It's Baa-aack: What to Expect from the Budget Season this Year

The budget season starts in the U.S. Congress this week. The Republican majority in the House will go first – releasing its budget late this afternoon. The Senate Republican majority will unveil its budget on Wednesday. Each chamber’s budget committee will review and approve their respective budgets in a mark-up session the day after each is released.

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General Electric Lets a Little Democracy into its Boardroom

In a surprising move last month, General Electric (GE) announced that it would give large shareholders a role in nominating an alternative slate of directors for board elections. GE is not the first large company to adopt such measures, but it is the most prominent. Even more remarkable is the fact that the company put forth this measure voluntarily.

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A Tale of Two Cases

It is the best of times if you're a crook at a mega-bank. It is the worst of times if you're in debt and dare to omit information on your bankruptcy declaration. Consider two federal cases dealing with perjury during bankruptcy.

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Walmart Workers to Earn $10 an Hour; Walmart Heirs “Earn” $445,776 an Hour

Thanks to three years of organizing, 500,000 Walmart workers will soon get a raise.

Over the last three years, strikes and pickets by Walmart’s low-wage employees have steadily expanded. Last Black Friday, protests were staged at more than 1,000 Walmart stores across the U.S. Dozens of employees were arrested.

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What We Lose with a Privatized Postal Service

Did you know that when you ship a package through Federal Express, the U.S. Postal Service often carries it the last mile? Last year, the Postal Service delivered 1.4 billion packages for FedEx and UPS. In fact, it delivers the last mile for almost a third of FedEx packages. The 618,000 Postal Service workers also delivered nearly 66 billion pieces of first-class mail — that’s more than 100,000 pieces per carrier.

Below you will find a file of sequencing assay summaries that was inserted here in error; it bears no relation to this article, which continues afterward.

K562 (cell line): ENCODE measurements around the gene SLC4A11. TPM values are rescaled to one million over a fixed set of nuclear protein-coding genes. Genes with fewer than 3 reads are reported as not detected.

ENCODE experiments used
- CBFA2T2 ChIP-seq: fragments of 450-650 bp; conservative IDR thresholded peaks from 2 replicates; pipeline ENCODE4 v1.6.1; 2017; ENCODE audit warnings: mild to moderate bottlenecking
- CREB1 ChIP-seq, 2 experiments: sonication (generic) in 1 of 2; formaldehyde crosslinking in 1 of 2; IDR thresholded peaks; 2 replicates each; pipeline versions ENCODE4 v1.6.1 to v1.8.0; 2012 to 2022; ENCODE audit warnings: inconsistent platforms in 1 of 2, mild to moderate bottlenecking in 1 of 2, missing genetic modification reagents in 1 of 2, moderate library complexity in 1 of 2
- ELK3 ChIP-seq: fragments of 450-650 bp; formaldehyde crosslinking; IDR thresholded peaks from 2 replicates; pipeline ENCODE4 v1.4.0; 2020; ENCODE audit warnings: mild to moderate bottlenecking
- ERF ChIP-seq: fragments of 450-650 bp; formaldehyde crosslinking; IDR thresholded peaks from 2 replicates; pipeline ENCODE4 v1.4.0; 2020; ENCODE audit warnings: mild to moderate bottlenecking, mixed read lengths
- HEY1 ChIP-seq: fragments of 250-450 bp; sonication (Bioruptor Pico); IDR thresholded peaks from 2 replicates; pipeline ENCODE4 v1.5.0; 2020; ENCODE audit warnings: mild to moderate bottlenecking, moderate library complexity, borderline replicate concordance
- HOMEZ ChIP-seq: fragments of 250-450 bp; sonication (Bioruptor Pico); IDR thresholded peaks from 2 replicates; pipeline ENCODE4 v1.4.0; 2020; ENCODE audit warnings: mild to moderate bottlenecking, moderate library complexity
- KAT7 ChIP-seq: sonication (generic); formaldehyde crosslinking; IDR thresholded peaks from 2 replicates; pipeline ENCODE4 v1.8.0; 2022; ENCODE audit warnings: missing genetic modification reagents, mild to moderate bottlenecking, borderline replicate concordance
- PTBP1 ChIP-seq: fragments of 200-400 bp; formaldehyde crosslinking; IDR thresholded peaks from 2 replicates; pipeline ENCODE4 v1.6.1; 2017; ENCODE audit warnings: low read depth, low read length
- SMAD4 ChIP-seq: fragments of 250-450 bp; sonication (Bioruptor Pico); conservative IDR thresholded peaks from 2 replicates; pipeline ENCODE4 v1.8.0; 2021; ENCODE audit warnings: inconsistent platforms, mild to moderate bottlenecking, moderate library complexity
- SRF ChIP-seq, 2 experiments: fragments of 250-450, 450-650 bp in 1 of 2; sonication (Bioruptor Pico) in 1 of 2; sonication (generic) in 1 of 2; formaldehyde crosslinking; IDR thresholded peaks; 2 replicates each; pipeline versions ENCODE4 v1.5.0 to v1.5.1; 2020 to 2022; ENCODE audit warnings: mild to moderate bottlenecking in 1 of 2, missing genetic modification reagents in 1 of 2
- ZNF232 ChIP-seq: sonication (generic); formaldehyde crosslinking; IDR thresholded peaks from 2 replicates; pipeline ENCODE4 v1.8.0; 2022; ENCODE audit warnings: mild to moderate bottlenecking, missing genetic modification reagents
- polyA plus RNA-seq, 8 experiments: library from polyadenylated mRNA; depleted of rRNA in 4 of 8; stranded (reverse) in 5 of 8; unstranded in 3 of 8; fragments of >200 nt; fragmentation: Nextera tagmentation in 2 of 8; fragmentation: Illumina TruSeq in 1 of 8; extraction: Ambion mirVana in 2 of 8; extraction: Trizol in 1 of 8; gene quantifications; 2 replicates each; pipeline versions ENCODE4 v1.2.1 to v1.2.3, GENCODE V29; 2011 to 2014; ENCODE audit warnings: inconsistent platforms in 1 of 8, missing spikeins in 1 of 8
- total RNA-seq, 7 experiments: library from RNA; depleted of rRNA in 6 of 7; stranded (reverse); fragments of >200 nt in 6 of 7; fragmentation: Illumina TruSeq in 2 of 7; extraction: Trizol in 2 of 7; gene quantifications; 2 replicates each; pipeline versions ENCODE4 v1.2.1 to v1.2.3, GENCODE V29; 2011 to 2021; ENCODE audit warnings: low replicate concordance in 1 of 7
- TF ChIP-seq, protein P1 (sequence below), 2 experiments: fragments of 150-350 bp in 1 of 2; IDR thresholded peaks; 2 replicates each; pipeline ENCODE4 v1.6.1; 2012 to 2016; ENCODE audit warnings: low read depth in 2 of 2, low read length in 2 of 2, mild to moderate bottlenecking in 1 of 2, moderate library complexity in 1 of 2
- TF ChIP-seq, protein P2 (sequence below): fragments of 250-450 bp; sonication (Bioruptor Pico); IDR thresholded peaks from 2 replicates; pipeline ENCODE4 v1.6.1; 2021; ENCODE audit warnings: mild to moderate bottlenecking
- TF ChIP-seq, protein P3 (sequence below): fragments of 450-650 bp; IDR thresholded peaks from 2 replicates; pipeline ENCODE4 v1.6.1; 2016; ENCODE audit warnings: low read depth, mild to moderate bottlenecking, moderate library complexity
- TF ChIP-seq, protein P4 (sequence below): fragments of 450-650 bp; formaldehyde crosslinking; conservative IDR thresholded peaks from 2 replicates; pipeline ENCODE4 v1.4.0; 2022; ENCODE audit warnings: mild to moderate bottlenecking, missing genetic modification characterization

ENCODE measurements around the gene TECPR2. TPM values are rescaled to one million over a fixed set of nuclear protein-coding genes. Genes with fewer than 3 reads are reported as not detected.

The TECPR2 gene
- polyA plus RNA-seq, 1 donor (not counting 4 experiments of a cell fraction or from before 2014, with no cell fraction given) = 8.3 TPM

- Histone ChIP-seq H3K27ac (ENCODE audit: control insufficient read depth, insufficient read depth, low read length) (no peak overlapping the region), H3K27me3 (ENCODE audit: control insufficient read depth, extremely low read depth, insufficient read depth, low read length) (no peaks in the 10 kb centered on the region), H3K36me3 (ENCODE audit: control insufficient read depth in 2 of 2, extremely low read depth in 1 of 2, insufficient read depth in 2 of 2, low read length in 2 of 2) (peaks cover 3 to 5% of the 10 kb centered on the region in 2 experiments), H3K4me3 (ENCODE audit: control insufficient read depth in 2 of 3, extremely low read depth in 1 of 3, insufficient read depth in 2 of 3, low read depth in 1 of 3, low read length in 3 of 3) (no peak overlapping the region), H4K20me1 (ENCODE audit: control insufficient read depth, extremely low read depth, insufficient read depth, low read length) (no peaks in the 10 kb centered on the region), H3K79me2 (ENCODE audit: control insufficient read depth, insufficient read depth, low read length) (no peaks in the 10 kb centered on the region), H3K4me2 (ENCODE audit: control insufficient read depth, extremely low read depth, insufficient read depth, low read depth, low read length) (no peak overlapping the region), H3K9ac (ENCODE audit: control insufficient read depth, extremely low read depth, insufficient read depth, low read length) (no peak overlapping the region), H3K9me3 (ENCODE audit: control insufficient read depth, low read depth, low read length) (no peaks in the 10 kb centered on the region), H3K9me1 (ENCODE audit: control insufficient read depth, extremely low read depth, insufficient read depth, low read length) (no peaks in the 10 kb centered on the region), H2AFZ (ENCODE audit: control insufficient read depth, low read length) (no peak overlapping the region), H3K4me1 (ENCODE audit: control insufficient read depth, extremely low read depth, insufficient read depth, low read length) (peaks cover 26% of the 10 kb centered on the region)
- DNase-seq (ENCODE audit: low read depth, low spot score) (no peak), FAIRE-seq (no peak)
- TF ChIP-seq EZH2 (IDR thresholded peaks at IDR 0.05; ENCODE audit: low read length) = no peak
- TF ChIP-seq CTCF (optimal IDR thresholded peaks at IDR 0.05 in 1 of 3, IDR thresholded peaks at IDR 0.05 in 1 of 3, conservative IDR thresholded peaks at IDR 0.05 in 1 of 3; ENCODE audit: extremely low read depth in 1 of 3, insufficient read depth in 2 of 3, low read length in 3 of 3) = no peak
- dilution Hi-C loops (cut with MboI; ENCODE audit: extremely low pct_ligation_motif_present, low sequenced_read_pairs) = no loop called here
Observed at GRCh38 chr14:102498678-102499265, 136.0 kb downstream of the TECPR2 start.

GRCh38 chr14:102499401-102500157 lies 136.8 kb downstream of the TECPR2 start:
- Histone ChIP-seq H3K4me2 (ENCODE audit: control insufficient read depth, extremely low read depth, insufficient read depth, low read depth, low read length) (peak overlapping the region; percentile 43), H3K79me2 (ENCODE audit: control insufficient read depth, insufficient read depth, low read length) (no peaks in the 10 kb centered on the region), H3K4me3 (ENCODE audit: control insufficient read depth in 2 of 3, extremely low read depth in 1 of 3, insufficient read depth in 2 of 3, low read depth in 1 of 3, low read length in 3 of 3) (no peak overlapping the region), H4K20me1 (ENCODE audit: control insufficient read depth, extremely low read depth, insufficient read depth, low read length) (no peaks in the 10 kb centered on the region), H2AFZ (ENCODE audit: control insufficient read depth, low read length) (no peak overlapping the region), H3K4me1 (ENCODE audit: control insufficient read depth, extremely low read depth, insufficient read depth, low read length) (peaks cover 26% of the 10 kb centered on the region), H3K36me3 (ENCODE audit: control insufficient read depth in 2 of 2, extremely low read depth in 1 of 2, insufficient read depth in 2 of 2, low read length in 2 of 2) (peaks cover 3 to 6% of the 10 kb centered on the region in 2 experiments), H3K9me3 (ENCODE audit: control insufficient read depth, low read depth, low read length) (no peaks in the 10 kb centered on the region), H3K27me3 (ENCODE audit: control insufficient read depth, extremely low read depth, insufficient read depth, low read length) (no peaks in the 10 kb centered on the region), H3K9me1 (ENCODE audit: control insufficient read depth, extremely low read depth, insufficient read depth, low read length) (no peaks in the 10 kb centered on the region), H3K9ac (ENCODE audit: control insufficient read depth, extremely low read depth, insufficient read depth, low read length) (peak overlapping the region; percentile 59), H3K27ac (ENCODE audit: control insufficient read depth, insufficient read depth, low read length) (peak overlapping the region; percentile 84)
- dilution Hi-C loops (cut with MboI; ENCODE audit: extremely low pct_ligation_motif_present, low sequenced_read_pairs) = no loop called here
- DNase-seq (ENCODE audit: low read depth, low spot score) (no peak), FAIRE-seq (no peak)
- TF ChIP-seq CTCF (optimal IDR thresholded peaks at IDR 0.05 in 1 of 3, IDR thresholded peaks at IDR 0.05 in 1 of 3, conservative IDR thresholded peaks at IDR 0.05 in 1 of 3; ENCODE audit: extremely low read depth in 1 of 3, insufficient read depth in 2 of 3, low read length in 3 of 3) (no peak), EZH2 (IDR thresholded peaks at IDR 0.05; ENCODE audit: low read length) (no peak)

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Think Corporate Tax Cuts Create Jobs? Think Again.

Nine million unemployed Americans want to work, but they can’t find a job. Nearly seven million more are working part-time but want full-time work. We still have a job shortage in this country. Many in Congress think the solution is more corporate tax cuts.

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The 16th Amendment: Raising Revenues for Public Investments Since 1913

One hundred and two years ago today, Wyoming became the final state to ratify the 16th Amendment, giving Congress the constitutional authority to establish a federal income tax. Later that year, Congress used that authority to establish the modern income tax system.

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President's Revenue Plan Rewards Tax Dodgers

President Obama’s budget, which was released today, rewards corporate tax avoiders by forgiving hundreds of billions of dollars of corporate income taxes they owe on profits stashed offshore. The president proposed a minimum tax on offshore corporate profits last year, but only with today’s budget was he specific about the tax rates he would propose.

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State and Local Taxes Fall More Heavily on Lower-Income Americans

The wealthiest one percent of households – those with an annual income of at least $419,000 a year – pay half the tax rate of households earning less than $18,000, a new report by the Institute on Taxation and Economic Policy (ITEP) shows. Who Pays? A Distributional Analysis of the Tax Systems in All 50 States, which examines tax rates at the state and local levels, concludes: the lower one’s income, the higher one’s overall effective (actual) state and local tax rate.

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New Legislation Aims to End High-Frequency Trading but Misses Opportunity to Invest in Critical, Underfunded Public Needs

Earlier this week, Maryland Congressman Chris Van Hollen introduced a much-needed sales tax on Wall Street transactions. The legislation would largely put an end to high-frequency trading by firms seeking to game the market.

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